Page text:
I sometimes worry that ideas are prematurely rejected because they are not guaranteed to work, rather than because they are guaranteed not to work. In the end it might turn out that zero ideas are actually guaranteed to work and thus we are left with an assortment of not guaranteed to work ideas which are underdeveloped because some possible failure mode was found and thus the idea was abandoned early.
I didn't want to derail the OP with a philosophical digression, but I was somewhat startled to find the degree I found it difficult to think at all without at least some kind of implicit "inner dimensionality reduction." In other words, this framing allowed me to put a label on a mental operation I was doing almost constantly but without any awareness.
I snuck a few edge-case spatial metaphors in just to show how common they really are in a tongue-in-cheek fashion.
You could probably generalize the post to a different version along the lines of "Try being more thoughtful about the metaphors you employ in communication," but this framing singles out a specific class of metaphor which is easier to notice.
Totally get where you're coming from and we appreciate the feedback. I personally regard memetics as an important concept to factor into a big-picture-accurate epistemic framework. The landscape of ideas is dynamic and adversarial. I personally view postmodernism as a specific application of memetics. Or memetics as a generalization of postmodernism, historically speaking. Memetics avoids the infinite regress of postmodernism by not really having an opinion about "truth." Egregores are a decent handle on feedback-loop dynamics of the idea landscape, though I think there are risks to reifying egregores as entities.
My high-level take is that CFAR's approach to rationality training has been epistemics-first and the Guild's approach has been instrumental-first. (Let me know if this doesn't reflect reality from your perspective.) In our general approach, you gradually improve your epistemics in the course of improving your immediate objective circumstances, according to each individual's implicit local wayfinding intuition. In other words, you work on whatever current-you judges to be currently-critical/achievable. This may lead to spending some energy pursuing goals that haven't been rigorously linked up to an epistemically grounded basis, that future-you won't endorse, but at least this way folks are getting in the reps, as it were. It's vastly better than not having a rationality practice at all.
In my role an art critic I have been recently noticing how positively people have reacted to stuff like Top Gun: Maverick, a film which is exactly what it appears to be, aggressively surface-level, just executing skillfully on a concept. This sort of thing causes me to directionally agree that the age of meta and irony may be waning. Hard times push people to choose to focus on concrete measurables, which you could probably call "modernist."
To be clear ... it's random silly hats, whatever hats we happen to have on hand. Not identical silly hats. Also this is not really a load bearing element of our strategy. =)
This sort of thing is so common that I would go so far as to say is the norm, rather than the exception. Our proposed antidote to this class of problem is to attend the monthly Level Up Sessions, and simply making a habit of regularly taking inventory of the bugs (problems and inefficiencies) in your day-to-day life and selectively solving the most crucial ones. This approach starts from the mundane and eventually builds up your environment and habits, until eventually you're no longer relying entirely on your "tricks."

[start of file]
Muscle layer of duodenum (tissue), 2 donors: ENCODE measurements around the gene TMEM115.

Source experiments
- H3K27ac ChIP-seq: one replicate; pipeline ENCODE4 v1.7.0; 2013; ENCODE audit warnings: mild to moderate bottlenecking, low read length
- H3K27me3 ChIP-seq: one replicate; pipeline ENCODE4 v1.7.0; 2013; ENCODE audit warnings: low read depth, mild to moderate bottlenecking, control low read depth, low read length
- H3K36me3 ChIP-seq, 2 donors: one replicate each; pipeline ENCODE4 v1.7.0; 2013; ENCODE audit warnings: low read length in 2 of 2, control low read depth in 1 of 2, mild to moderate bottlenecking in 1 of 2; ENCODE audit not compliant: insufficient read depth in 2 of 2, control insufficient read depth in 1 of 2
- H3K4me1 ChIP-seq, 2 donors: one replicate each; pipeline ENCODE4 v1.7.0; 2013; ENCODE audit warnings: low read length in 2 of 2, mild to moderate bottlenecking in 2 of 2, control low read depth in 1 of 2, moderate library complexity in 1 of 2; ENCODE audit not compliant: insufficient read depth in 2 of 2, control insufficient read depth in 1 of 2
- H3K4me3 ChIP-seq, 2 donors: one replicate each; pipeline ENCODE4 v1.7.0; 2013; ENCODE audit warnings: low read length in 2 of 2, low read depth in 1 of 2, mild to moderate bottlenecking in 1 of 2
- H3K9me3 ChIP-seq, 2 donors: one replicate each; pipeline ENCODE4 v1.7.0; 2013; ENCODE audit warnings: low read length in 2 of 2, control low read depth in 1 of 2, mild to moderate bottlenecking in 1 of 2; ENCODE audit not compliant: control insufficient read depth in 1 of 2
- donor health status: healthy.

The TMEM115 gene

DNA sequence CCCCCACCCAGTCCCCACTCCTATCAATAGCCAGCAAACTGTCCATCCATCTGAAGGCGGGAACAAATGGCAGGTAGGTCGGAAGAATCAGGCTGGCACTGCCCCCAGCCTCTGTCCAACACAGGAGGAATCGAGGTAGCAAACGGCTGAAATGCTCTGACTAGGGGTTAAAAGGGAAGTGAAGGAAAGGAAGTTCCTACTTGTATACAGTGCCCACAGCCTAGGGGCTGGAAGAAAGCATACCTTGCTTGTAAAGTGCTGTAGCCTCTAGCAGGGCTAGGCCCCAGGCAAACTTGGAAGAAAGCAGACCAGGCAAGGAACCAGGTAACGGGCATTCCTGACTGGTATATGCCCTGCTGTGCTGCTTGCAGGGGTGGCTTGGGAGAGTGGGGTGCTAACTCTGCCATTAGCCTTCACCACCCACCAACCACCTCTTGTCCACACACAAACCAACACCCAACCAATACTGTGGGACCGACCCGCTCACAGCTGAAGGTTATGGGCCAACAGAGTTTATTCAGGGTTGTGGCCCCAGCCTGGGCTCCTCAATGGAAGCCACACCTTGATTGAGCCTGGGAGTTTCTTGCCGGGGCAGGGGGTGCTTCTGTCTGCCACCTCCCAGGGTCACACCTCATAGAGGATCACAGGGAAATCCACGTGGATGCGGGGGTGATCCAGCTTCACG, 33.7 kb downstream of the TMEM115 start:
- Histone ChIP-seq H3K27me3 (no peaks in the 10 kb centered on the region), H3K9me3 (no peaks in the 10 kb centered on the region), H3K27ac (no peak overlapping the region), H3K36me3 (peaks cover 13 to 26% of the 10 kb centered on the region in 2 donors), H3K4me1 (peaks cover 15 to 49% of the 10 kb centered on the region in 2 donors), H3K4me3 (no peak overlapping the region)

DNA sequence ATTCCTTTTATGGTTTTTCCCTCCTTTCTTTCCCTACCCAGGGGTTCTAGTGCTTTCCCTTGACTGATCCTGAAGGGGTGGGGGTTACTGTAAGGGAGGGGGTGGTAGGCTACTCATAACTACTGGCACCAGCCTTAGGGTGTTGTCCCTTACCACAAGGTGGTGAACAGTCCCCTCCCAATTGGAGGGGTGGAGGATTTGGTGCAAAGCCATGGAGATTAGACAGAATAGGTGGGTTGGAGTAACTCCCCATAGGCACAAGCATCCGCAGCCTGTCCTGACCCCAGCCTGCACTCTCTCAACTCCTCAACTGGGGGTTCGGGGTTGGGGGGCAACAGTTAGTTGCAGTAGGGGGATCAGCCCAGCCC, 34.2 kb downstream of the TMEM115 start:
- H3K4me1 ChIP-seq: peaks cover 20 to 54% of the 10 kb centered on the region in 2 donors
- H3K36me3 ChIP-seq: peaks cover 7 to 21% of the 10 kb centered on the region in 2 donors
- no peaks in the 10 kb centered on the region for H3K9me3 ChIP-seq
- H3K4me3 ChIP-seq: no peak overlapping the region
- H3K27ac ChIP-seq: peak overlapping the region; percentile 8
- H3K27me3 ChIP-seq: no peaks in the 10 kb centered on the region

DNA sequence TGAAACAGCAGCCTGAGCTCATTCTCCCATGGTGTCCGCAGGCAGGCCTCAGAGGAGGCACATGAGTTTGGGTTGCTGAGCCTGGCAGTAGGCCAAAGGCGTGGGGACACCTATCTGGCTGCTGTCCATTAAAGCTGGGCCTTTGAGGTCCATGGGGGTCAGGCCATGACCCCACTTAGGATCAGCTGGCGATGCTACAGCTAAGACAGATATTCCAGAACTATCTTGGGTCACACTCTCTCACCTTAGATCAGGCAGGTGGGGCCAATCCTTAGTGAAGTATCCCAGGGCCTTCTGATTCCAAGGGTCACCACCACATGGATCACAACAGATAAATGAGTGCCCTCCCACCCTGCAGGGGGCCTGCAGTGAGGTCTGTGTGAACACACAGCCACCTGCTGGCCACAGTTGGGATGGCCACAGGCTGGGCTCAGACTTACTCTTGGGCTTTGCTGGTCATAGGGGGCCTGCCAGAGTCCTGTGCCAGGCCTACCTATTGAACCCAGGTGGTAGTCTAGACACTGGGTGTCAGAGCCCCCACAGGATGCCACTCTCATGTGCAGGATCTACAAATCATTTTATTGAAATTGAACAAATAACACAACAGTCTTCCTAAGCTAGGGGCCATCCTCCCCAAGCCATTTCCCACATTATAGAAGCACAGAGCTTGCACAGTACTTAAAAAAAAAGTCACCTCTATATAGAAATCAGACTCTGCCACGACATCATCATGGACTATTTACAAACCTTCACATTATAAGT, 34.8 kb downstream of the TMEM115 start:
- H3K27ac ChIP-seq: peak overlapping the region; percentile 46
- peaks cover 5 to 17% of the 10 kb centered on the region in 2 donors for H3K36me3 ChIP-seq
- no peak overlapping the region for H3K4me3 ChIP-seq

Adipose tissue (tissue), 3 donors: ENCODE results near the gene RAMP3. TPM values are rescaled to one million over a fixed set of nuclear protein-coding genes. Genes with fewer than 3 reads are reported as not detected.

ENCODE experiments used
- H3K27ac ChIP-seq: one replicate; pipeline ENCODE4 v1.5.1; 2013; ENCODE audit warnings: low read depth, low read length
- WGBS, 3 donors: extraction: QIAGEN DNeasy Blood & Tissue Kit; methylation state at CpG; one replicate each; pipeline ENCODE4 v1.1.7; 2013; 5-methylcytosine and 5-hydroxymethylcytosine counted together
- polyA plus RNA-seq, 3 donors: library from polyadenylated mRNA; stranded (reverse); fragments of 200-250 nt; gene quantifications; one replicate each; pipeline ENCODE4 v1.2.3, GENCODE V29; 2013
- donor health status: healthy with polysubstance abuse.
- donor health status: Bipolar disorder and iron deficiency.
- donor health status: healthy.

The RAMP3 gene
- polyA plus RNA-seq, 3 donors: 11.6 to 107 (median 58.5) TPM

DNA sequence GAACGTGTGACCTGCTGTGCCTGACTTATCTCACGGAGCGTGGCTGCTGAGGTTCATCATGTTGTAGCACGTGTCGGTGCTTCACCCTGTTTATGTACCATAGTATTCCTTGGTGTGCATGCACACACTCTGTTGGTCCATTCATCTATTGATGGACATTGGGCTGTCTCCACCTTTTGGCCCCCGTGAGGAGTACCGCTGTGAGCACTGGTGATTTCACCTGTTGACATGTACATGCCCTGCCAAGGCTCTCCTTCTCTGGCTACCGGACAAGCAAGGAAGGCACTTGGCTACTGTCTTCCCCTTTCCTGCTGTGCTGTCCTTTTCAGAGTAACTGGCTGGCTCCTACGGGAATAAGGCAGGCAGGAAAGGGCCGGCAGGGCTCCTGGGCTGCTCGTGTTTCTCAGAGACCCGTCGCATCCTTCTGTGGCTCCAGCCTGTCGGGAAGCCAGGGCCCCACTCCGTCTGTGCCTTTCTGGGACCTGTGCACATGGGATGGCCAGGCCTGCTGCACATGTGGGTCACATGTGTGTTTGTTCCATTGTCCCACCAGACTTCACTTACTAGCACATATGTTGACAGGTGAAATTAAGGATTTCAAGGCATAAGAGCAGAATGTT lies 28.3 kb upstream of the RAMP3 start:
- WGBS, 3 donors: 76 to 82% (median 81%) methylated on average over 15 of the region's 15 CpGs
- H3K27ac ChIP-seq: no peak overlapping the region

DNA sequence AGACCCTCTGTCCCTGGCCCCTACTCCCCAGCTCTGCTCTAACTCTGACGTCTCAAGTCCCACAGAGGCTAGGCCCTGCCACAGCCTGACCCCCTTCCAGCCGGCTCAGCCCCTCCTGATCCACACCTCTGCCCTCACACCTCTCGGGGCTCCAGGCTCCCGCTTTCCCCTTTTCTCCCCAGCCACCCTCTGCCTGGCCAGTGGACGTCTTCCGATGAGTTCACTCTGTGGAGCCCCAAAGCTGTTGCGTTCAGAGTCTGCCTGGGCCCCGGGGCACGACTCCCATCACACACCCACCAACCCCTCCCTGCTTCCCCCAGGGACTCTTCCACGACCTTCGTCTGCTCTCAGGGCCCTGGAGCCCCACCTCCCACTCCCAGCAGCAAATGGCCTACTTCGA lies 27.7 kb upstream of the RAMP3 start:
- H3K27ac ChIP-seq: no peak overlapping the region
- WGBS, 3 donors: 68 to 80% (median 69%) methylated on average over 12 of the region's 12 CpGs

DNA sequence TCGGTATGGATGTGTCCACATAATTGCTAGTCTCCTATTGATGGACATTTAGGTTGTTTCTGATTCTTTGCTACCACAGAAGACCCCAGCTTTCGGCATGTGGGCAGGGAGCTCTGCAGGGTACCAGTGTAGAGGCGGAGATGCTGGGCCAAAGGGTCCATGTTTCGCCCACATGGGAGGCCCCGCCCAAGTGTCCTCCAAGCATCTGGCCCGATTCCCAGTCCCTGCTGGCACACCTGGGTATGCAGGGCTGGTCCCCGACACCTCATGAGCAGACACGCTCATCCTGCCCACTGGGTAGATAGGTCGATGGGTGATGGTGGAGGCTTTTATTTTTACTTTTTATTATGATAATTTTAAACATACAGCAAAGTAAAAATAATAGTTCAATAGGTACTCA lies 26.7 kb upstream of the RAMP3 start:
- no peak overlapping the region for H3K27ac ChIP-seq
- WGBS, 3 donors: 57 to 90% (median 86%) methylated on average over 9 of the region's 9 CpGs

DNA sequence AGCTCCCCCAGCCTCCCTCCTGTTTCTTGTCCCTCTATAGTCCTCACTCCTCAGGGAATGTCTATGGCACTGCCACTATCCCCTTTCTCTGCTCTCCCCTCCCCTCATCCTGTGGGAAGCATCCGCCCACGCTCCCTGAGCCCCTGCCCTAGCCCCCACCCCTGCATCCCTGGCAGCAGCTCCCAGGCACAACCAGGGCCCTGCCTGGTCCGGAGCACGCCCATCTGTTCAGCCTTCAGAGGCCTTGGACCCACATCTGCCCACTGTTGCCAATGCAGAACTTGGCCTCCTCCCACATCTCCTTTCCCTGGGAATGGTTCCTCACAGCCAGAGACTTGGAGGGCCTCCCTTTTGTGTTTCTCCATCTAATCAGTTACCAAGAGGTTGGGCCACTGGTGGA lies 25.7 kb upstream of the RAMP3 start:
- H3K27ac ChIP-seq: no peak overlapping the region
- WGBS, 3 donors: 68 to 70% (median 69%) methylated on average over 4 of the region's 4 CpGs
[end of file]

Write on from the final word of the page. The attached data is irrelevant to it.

You're may be right, but I would suggest looking through the full list of workshops and courses. I was merely trying to give an overall sense of the flavor of our approach, not give an exhaustive list. The Practical Decision-Making course would be an example of content that is distinctly "rationality-training" content. Despite the frequent discussions of abstract decision theory that crop up on LessWrong, practically nobody is actually able to draw up a decision tree for a real-world problem, and it's a valuable skill and mental framework.
I would also mention that a big part of the benefit of the cohort is to have "rationality buddies" off whom you can bounce your struggles. Another Curse of Smart is thinking that you need to solve every problem yourself.
Ah, it's the Elden Ring
Partly as a hedge against technological unemployement, I built a media company based on personal appeal. An AI will be able to bullshit about books and movies “better” than I can, but maybe people will still want to listen to what a person thinks, because it’s a person. In contrast, nobody prefers the opinion of a human on optimal ball bearing dimensions over the opinion of an AI.
If you can find a niche where a demand will exist for your product strictly because of the personal, human element, then you might have something.
shminux is right that the very concept of a “business” will likely lack meaning too far into an AGI future.
I actually feel pretty confident that your former behavior of drinking coffee until 4 pm was a highly significant contributor to your low energy, because your sleep quality was getting chronically demolished every single night you did this. You probably created a cycle where you felt like you needed an afternoon coffee because you were tired from sleeping so badly … because of the previous afternoon coffee.
I suggest people in this position first do the experiment of cutting out all caffeine after noon, before taking the extra difficult step of cutting it out entirely.